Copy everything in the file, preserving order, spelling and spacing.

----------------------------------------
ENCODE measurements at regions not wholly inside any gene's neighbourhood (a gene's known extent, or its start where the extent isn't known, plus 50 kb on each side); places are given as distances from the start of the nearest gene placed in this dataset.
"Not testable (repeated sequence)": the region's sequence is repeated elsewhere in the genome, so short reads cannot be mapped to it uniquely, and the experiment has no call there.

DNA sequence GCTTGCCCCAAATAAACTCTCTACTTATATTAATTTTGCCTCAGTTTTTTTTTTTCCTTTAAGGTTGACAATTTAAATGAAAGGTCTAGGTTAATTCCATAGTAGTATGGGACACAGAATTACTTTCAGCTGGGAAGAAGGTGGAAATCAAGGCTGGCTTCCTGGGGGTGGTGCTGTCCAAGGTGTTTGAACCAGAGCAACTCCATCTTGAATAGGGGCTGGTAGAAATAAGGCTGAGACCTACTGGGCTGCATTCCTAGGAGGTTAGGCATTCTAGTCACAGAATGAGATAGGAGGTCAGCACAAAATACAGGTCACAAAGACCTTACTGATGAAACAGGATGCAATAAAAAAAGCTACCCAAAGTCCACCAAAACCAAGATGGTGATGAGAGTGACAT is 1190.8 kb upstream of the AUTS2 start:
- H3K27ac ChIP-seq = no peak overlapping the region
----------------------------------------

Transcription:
ENCODE measurements at regions not wholly inside any gene's neighbourhood (a gene's known extent, or its start where the extent isn't known, plus 50 kb on each side); places are given as distances from the start of the nearest gene placed in this dataset.
"Not testable (repeated sequence)": the region's sequence is repeated elsewhere in the genome, so short reads cannot be mapped to it uniquely, and the experiment has no call there.

DNA sequence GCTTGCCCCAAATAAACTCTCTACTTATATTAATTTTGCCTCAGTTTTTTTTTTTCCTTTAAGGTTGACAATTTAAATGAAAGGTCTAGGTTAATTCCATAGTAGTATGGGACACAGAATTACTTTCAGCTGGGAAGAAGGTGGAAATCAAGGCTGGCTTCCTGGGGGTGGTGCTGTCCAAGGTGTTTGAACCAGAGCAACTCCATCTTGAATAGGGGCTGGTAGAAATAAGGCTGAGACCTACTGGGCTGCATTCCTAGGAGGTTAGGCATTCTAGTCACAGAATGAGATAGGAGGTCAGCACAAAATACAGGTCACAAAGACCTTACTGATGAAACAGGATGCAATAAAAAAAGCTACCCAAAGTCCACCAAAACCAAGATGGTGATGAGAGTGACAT is 1190.8 kb upstream of the AUTS2 start:
- H3K27ac ChIP-seq = no peak overlapping the region